Shalom and greetings in our Messiah,

I hope this special newsletter, focusing on the Israeli-Palestinian conflict, will fuel your prayer life and help you fulfill the mandate in Psalm 122:6 to “pray for the peace of Jerusalem.”

The recent announcement by the president of the United States recognizing Jerusalem as the capital of Israel—a signal to start the process of moving the U.S. Embassy from Tel Aviv to Jerusalem—has caused us all to ponder the question of Jerusalem more carefully. The response of the United Nations further complicated the issue when 128 member nations voted against the decision and only nine voted in favor of it. Those against the decision claim that the unity of Jerusalem can only be settled once a peace agreement is decided upon and implemented. The countries that stood with the United States and Israel were Togo, Honduras, Nauru, Palau, Micronesia, Guatemala, and the Marshall Islands.

On a side note, it is amazing to see what a small country can do to impact the flow of history. In a visit to Israel in 2016, Guatemalan president, Jimmy Morales, was honored by the Knesset for the role Guatemala played in the formation of the State of Israel. 

A news brief by the Jewish Telegraphic Agency describes the Knesset president’s statement:

Knesset President Yuli Edelstein said the ties between Israel and Guatemala “are deep and historic.”

“Before Israel’s establishment, on the eve of the U.N. decision on November 29 [in 1947], we still remember and appreciate the actions of Guatemala’s ambassador to the U.N., Dr. Jorge Garcia Granados, who enlisted Latin American states to vote in favor of the partition plan,” Edelstein said Tuesday.

“It could be that without Guatemala, the resolution on that fateful day would not have passed, and history would be very different.” 1

Granados also cast the first vote for the creation of the State of Israel.

The fate of Jerusalem is a controversial political issue, and Israel’s neighbors and their supporters around the globe vehemently disagree with the recent decision. Yet, as important and symbolic as it is, the Jerusalem decision is just one of the challenges we face in a complex and conflicted region.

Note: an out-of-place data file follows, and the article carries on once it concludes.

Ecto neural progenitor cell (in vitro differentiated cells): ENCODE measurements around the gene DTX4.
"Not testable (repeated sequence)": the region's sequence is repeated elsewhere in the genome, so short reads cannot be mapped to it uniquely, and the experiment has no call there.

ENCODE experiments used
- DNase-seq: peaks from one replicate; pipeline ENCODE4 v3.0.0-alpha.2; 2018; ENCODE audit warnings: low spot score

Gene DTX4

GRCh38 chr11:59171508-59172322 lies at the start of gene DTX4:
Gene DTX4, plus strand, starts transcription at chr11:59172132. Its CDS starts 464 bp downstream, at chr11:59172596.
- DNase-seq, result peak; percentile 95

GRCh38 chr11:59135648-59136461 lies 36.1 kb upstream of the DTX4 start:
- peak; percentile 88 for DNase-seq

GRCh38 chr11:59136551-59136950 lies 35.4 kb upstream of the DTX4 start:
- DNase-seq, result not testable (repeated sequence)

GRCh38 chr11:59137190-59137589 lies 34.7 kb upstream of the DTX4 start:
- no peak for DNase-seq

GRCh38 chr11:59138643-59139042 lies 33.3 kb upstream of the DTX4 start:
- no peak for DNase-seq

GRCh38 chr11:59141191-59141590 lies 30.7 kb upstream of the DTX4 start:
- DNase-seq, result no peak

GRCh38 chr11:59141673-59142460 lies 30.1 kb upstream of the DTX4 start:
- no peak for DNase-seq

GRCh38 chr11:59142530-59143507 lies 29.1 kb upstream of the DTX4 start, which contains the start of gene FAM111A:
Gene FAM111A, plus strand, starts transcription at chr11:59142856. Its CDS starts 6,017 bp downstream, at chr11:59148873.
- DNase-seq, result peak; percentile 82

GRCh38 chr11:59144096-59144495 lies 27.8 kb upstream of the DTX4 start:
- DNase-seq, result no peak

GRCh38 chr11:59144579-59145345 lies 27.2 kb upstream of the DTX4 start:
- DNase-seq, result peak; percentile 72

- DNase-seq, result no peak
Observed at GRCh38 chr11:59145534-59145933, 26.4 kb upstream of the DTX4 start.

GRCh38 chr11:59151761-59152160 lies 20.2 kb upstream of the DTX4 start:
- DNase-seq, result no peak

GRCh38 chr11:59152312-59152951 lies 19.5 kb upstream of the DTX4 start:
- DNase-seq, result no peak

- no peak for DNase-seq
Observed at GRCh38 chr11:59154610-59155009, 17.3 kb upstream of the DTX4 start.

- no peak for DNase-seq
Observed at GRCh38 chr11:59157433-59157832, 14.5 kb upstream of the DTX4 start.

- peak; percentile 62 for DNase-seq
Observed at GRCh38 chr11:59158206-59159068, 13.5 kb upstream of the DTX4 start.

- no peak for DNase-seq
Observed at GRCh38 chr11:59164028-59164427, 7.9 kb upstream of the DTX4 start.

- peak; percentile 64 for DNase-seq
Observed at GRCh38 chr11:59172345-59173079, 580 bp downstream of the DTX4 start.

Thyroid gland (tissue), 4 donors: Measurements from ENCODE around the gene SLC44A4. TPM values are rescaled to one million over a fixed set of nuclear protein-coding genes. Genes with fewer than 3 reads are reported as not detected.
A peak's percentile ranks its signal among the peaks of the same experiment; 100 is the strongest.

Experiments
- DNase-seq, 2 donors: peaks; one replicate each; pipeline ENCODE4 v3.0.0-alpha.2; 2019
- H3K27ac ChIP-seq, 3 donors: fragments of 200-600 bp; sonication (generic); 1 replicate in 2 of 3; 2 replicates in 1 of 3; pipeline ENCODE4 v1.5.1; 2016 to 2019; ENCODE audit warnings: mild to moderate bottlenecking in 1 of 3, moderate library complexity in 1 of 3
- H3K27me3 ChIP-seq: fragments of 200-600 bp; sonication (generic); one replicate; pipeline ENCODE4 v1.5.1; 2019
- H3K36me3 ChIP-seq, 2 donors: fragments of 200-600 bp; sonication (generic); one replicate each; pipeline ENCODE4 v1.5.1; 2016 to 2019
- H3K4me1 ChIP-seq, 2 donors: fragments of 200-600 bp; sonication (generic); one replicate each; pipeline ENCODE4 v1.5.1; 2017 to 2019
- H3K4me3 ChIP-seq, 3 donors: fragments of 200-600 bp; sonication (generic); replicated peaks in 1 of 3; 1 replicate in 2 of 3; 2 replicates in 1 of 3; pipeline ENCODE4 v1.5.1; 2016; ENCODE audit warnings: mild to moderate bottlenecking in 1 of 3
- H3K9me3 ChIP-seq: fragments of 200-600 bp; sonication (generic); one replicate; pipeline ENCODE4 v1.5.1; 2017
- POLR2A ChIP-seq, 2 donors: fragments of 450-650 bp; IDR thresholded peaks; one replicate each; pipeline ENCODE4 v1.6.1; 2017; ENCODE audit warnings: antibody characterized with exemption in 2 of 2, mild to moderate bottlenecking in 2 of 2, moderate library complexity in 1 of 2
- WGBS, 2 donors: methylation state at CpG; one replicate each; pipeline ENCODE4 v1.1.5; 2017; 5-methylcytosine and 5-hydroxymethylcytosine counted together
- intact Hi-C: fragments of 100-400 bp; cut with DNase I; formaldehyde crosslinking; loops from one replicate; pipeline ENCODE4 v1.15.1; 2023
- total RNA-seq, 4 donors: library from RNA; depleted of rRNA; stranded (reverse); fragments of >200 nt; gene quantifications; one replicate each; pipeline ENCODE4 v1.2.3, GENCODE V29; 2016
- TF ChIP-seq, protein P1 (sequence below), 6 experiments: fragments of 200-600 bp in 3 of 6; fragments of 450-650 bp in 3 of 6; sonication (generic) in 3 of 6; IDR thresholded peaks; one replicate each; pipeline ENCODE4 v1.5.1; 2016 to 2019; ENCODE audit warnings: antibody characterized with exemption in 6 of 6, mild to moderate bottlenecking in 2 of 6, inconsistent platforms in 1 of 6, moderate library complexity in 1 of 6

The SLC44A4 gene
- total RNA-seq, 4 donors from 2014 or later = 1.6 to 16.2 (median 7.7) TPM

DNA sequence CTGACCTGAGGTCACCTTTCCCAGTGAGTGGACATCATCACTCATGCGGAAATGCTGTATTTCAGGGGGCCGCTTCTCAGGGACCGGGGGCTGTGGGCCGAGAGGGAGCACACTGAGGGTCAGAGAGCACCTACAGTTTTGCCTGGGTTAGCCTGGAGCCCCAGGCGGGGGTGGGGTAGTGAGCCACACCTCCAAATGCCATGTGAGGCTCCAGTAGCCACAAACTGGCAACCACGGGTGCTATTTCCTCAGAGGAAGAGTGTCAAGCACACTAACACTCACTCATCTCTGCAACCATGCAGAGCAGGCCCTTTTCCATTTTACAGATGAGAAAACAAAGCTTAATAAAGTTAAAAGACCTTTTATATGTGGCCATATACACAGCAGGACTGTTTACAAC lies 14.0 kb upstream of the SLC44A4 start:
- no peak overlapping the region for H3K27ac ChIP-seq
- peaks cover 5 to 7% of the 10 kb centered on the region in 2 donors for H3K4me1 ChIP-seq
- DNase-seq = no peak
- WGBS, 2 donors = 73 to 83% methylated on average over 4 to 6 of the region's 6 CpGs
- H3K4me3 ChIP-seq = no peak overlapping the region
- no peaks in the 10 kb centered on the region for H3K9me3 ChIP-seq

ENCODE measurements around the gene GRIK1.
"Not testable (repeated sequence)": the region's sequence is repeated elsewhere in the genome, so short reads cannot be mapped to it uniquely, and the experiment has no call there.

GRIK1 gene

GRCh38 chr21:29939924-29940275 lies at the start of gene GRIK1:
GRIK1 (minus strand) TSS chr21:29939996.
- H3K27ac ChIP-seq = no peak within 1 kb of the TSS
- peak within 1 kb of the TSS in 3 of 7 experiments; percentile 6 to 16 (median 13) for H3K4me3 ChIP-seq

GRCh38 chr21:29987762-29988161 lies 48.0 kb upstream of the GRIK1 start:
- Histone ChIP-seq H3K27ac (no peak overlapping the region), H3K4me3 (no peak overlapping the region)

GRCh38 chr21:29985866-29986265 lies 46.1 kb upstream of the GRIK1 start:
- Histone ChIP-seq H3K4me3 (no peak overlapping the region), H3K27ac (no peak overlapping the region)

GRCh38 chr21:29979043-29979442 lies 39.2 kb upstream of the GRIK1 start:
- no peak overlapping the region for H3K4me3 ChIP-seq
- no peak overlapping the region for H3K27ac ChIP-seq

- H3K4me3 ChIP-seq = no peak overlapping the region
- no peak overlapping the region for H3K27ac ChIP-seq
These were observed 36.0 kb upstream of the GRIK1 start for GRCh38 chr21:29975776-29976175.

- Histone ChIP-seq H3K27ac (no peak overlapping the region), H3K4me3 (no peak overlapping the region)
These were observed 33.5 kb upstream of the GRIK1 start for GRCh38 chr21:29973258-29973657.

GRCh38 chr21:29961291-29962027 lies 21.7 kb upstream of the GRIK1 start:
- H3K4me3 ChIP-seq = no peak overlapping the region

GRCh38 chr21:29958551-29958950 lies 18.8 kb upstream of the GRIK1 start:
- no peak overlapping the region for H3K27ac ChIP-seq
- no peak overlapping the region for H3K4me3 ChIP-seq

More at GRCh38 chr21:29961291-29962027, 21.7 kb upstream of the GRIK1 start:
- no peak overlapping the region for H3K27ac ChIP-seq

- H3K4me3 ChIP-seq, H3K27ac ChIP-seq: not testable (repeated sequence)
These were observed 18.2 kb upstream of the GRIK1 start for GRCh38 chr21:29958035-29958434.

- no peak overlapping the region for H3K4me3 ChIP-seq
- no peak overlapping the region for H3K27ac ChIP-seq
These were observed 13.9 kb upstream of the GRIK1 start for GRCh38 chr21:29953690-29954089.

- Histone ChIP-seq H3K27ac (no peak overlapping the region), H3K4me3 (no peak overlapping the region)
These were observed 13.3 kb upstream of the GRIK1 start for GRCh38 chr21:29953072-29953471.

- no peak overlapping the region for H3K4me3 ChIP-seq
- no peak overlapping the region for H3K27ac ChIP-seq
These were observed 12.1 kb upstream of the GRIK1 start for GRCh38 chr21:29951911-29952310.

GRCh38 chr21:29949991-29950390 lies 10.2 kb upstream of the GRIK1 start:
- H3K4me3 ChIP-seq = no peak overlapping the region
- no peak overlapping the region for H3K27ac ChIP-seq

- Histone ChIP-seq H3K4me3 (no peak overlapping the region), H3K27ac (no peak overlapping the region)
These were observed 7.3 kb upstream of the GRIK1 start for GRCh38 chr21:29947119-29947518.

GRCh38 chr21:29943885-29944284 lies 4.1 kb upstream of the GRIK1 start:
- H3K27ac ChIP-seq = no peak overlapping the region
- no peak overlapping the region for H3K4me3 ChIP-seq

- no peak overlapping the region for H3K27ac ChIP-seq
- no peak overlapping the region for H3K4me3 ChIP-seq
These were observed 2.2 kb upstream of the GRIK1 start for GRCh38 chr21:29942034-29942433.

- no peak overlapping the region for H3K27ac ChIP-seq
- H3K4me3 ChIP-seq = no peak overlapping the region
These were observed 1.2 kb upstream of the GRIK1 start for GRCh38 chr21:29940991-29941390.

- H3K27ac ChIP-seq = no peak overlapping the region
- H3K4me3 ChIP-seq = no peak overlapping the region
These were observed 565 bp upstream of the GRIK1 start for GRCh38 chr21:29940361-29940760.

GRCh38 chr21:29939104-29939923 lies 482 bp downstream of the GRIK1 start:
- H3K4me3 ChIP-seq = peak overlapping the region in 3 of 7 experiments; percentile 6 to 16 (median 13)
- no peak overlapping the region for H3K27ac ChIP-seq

The alignment of nations in the Middle East is a web of tensions that is difficult for Westerners to fully understand. Most disciples of Jesus are not experts on Middle Eastern politics! But this region is the focus of the Bible in both the Old and New Testaments and the nation of Israel, in particular, is the subject of many biblical promises. However, Israel’s neighbors also have a historical and even a prophetic role in the future of the region (Isaiah 19). Therefore, Christians are very concerned about the Israeli-
Palestinian conflict and hungry for more information about the situation. 

I hope this newsletter will give you a more balanced perspective on the conflict as you are introduced to Palestinians and former Muslims who love the Lord Jesus and the Jewish people!

Don’t you agree that we need to see all of life’s issues through the lens of the Bible and our relationship with God through the Messiah Jesus? It is critical for us to make sure that we square our perspective on controversial issues such as the conflict in the Middle East with our understanding of Scripture. 

The Apostle Paul writes,

“And do not be conformed to this world, but be transformed by the renewing of your mind, so that you may prove what the will of God is, that which is good and acceptable and perfect” (Romans 12:2).

Believers will not agree on every issue, but we must make sure that Scripture informs our views on significant topics so that we, as brothers and sisters in Jesus, will be able to have peaceful and productive discussions about our differences.

The Bible must impact and help shape our views on contemporary issues, such as the Israeli-Palestinian conflict.

So, perhaps a better way to ask the Jerusalem question might be, “Does the Bible teach that Jerusalem is the capital of Israel?”